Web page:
Happy new year! I’m already sketching out plans for next year’s home garden and the Grace Garden, especially with all of this warm weather we’ve had lately.  What are your garden and kitchen related resolutions for 2012?

I know this recipe is soo last season, but we’ve been eating it quite a bit around here. We sometimes sub out the pumpkin for another winter squash or even sweet potatoes (Grant’s favorite variation). I try to make a big pan of it on Monday, and it typically lasts us through the week. If you haven’t tried steel cut oats yet, make it one of your new year’s resolutions to get on the bandwagon. I still love rolled oats for baked goods, but I’ve become totally a steel cut girl when it comes to breakfast.

Baked Pumpkin Oatmeal
Barely adapted from Annie’s Eats

Baked Pumpkin Oatmeal
Printer-Friendly Version

Ingredients1 cup steel cut oats
6 tbsp butter
4 cups hot water
2 medium very ripe bananas, sliced
1/3 cup local honey
2-3 tsp. ground cinnamon
3 cups rolled (not instant!) oats
1/4 cup cup maple syrup
1/4 tsp ground nutmeg
Dash ground cloves
1/2 cup pumpkin puree (see note at bottom of recipe)
1/2 cup milk
2 tsp vanilla extract

Preheat the oven to 350. Place the steel cut oats in a large bowl with four tablespoons of the butter. Pour the hot water over the oats and cover the bowl.  Let stand for 20 minutes.

Meanwhile, melt the remaining two tablespoons of butter in a medium skillet over medium-high heat.  Add the bananas, two tablespoons of honey, and one teaspoon of the cinnamon to the pan.  Toss gently and cook briefly. Remove from the heat and let cool.

After the steel cut oats have finished soaking, stir in the rolled oats, remaining honey, maple syrup, remaining cinnamon, nutmeg and cloves.  In a small bowl or liquid measuring cup, whisk together the pumpkin, milk and vanilla.  Stir the pumpkin mixture into the oat mixture.

Spread the bananas over the bottom of a lightly greased 9×13 baking dish.  Pour the oatmeal mixture on top of the bananas.  Bake for 35-40 minutes.  Remove from the oven and let cool slightly before serving.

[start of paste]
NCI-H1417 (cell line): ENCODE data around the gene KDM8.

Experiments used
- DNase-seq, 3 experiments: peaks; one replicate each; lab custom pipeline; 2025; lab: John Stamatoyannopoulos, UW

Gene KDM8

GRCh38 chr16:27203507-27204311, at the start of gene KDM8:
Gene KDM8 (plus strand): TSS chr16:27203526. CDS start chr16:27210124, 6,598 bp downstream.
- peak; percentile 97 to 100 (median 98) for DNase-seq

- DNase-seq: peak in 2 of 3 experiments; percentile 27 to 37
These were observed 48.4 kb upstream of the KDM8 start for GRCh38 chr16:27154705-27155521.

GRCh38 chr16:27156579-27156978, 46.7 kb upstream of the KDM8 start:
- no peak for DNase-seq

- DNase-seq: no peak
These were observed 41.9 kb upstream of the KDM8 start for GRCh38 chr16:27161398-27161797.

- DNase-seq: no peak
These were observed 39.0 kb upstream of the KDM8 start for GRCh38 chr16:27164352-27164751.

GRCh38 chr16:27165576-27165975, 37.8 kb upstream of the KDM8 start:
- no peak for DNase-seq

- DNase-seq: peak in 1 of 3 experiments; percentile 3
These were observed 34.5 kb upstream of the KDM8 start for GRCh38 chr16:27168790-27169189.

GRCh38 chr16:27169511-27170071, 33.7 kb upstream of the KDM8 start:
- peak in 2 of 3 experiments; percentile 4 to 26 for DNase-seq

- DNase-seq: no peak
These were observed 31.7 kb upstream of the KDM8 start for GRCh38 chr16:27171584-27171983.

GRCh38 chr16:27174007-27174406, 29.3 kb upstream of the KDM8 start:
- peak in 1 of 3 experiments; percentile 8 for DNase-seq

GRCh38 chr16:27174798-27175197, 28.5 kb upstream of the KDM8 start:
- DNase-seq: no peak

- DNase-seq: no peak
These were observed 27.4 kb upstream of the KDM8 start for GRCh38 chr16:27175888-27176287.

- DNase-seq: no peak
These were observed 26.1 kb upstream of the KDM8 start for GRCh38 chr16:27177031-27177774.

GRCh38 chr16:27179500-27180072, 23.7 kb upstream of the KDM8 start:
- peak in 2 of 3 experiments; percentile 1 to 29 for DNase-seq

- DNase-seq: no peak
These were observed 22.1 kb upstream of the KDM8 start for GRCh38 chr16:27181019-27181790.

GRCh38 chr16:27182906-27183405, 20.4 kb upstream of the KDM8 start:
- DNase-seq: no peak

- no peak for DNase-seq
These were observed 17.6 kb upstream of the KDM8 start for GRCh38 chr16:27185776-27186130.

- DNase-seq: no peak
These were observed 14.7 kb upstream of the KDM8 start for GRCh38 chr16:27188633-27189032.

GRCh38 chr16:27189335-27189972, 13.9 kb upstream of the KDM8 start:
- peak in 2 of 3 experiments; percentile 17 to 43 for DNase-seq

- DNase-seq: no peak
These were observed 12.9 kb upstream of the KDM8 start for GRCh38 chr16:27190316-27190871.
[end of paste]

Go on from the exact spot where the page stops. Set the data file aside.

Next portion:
To make your own pumpkin puree: 

As previously mentioned, we have a wonderful you-pick farm just minutes from our house. They also have a pumpkin patch complete with free hayrides in the Fall (so of course, we had to go a few times because our little guy wants to BE Farmer Spencer when he grows up). We picked up several pumpkins for our porch and some pie pumpkins too. I learned there that pie pumpkins are often no different than regular pumpkins except that they were selectively bred to have thinner skins and a consistent amount of “meat” versus the regular jack-o-lantern variety.

Making your own pumpkin puree is so easy! Preheat your oven to 350. Then just clean your pumpkin, cut it in half, and remove all of the seeds. Put just a little bit of water in the bottom of your baking pan, and then place the pumpkin halves face down on the pan. Bake for about 45 minutes or until soft (a fork should easily go through the skin when it’s done). Once the pumpkins have cooled, scoop out the pumpkin meat and place it in a food processor or blender for just a minute. If your puree is too watery, place the pureed pumpkin in a fine sieve over a bowl or the sink for a half hour or so. I’ve noticed that I can typically skip this step with the pie pumpkins.

While the pumpkins are baking, rinse out the seeds, spread them out on a baking sheet, and sprinkle with salt, pepper and cumin (or the spice combination of your choice). Bake at 350 for about 45 minutes or so – until crunchy. Grant likes to put these on his salad, and Jas and I like to snack on them in trail mix.

One pie pumpkin tends to make about two – three cups of pumpkin puree, so use some for some baked oatmeal and freeze the rest for some other pumpkin treat.